Engagement and active ownership can positively influence a company to achieve targeted ESG objectives along with financial returns. In addition, continuous monitoring over the project’s life cycle aids strategy and materiality reporting. Enhancing investors’ ESG understanding and giving investors a broad set of standardized ESG data and metrics is integral to the dialogue around increasing ESG transparency and voluntary disclosure.

Benefits of good corporate governance include:

  • Encouraging positive behavior,
  • Reducing the cost of capital,
  • Improving top-level decision-making,
  • Assuring internal controls, and
  • Enabling better strategic planning.


Gradually shifting weather patterns, rising sea levels, and more extreme weather events disproportionately affect people living at the base of the economic pyramid and perpetuate inequity as an effect of climate change. Climate risk is business risk, and major investors will increasingly scrutinize the ESG goals and performance of companies they invest in. Now, more than ever, tax credit investments can be used as a tool to combat the negative effects of climate change and expand economic opportunity for underserved people and communities. By incorporating climate-positive and social-impact into a company’s investment and underwriting policy framework, an organization can spur investments in initiatives that align with their mission and values.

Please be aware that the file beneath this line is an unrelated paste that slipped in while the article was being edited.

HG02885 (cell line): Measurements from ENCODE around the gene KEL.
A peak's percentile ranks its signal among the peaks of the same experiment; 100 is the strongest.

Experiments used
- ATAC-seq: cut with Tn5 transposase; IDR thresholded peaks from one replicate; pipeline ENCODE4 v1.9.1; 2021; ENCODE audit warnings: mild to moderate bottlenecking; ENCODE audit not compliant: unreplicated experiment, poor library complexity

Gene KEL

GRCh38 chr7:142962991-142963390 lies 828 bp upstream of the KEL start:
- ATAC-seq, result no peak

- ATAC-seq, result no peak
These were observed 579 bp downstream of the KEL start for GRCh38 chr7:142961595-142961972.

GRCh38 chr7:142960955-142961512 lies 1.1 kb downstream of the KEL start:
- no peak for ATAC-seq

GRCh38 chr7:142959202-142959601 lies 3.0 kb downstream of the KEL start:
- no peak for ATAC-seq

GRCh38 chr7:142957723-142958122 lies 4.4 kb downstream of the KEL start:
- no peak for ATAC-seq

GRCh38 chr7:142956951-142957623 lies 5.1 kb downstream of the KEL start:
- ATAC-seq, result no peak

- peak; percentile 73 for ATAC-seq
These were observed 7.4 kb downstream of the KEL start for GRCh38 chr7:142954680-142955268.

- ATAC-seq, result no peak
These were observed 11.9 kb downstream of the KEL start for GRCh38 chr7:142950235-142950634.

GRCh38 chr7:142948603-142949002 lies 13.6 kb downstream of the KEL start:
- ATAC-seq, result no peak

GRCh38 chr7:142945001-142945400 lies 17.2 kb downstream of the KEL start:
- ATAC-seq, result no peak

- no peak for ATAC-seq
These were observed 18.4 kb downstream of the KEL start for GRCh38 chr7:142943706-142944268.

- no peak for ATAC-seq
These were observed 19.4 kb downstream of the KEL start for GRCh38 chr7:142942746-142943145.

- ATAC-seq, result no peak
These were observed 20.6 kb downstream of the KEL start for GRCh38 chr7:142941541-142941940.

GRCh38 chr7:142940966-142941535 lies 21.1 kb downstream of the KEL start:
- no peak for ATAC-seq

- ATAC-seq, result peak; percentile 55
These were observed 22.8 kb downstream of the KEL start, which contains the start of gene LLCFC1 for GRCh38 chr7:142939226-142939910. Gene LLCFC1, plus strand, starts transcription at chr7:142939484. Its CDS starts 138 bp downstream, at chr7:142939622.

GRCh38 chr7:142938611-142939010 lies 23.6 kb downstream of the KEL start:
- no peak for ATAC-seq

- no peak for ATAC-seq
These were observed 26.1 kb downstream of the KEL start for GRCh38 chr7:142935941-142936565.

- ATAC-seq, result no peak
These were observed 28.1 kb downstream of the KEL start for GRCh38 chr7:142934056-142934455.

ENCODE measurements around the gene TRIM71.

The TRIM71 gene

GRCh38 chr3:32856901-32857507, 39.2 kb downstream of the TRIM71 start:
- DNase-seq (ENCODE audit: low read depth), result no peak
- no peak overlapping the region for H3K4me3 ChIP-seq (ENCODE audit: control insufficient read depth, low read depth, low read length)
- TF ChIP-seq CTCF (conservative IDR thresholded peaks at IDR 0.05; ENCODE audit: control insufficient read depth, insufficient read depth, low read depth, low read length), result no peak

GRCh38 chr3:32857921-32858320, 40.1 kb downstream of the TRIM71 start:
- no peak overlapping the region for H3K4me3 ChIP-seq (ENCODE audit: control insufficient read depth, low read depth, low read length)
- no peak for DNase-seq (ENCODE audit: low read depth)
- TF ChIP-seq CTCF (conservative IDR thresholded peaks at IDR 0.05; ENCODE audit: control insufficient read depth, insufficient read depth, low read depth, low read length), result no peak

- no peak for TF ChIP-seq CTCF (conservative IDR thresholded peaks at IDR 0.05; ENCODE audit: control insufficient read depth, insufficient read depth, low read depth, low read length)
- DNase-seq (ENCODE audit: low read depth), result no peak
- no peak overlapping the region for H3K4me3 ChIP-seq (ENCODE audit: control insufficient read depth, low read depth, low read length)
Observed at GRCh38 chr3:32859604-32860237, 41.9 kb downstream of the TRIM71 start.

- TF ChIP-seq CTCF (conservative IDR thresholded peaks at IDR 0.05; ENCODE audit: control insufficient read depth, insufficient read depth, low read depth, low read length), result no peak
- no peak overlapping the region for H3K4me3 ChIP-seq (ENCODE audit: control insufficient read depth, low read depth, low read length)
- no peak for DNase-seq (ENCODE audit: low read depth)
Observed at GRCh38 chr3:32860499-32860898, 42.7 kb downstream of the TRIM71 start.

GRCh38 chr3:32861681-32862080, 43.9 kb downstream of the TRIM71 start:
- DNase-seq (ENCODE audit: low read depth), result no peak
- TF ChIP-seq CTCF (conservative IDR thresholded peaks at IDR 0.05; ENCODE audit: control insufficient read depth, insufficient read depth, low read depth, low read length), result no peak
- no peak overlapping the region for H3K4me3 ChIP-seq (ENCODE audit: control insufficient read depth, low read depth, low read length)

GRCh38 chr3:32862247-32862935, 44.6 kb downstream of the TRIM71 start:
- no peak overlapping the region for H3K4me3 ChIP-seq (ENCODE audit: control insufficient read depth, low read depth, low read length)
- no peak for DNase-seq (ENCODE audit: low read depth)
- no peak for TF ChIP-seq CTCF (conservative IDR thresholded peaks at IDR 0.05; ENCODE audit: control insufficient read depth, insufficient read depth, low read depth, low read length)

This column does not necessarily reflect the opinion of The Bureau of National Affairs, Inc. or its owners.

About the Author

Bryen Alperin is the Director of Foss Renewable Energy Partners, LLC, a leading renewable energy and sustainable technologies tax equity investment platform. Prior to Foss, Alperin led debt underwriting for an impact-focused bank. In this role, he specialized in a broad range of sectors including clean energy development, affordable housing, social justice nonprofits, women- and minority-owned small businesses, and sustainable food production. Alperin has dedicated much of his professional life to “changing the financial system for good,” and is a regular writer, speaker, and conference panelist on the topics of thematic investing and risk management, renewable energy project finance, and tax equity markets. Alperin earned his BA magna cum laude from the University of California, Davis.